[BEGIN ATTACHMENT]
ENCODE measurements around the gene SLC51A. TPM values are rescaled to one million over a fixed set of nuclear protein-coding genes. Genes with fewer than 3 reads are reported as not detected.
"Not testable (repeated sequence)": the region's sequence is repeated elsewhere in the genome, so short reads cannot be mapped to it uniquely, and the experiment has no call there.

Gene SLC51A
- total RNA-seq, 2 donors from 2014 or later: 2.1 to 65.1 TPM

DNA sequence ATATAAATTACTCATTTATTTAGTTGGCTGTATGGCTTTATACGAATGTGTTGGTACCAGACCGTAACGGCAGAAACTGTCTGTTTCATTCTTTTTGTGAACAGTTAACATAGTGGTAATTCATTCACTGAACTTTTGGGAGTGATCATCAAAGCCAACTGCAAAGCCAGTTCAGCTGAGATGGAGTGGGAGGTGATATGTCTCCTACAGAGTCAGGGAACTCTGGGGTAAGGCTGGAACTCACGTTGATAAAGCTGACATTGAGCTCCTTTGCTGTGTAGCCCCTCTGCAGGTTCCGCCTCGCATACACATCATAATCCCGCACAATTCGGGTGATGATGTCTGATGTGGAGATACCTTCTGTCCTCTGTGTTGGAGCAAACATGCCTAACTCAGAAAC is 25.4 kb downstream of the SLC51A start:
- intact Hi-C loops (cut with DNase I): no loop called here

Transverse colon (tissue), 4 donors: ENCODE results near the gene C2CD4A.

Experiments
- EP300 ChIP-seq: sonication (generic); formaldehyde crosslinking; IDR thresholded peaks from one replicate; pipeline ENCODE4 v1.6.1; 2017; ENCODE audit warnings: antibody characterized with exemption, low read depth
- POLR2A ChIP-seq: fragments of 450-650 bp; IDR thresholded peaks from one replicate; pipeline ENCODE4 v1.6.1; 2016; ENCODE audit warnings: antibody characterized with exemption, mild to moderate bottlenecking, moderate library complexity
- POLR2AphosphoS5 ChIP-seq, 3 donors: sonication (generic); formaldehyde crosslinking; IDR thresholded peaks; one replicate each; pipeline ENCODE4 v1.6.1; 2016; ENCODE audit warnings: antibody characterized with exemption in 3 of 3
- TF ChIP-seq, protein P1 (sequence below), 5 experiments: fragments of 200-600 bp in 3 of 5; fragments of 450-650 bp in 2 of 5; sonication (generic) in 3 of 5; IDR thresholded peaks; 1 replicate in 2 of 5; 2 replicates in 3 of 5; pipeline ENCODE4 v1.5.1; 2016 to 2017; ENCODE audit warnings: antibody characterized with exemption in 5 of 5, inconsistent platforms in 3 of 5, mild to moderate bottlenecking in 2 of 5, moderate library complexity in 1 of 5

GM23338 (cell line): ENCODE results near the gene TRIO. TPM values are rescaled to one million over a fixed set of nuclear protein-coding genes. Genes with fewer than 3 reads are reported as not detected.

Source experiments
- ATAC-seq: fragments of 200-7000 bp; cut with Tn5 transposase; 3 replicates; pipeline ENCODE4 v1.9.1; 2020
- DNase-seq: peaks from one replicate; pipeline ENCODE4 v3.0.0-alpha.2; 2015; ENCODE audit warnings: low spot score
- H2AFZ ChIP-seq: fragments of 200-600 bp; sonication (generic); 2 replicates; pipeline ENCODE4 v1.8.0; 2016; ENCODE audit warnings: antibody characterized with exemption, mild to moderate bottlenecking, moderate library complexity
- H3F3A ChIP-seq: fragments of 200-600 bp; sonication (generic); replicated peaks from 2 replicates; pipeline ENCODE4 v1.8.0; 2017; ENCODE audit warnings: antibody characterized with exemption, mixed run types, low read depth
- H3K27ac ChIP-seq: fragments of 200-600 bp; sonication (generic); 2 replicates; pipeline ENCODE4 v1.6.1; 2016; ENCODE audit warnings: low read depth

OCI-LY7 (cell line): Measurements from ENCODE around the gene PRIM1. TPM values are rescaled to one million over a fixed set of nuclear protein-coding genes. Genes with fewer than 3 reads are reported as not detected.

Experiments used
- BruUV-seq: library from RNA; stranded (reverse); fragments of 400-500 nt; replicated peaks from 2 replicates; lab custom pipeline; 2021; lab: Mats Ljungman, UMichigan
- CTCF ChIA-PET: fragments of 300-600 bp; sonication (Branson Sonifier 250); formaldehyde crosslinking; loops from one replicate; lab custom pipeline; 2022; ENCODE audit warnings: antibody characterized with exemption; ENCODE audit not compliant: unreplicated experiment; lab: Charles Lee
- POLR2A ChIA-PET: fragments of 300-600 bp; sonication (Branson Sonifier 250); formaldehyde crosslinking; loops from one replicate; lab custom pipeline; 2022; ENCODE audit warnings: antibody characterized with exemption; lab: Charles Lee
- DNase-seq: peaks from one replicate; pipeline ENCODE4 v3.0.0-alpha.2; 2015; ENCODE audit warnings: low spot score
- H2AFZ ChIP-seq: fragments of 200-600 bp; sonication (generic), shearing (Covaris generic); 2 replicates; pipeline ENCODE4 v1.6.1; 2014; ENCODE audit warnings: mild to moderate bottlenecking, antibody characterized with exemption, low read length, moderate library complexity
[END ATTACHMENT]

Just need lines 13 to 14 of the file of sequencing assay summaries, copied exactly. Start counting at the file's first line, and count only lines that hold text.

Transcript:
GM23338 (cell line): ENCODE results near the gene TRIO. TPM values are rescaled to one million over a fixed set of nuclear protein-coding genes. Genes with fewer than 3 reads are reported as not detected.

Source experiments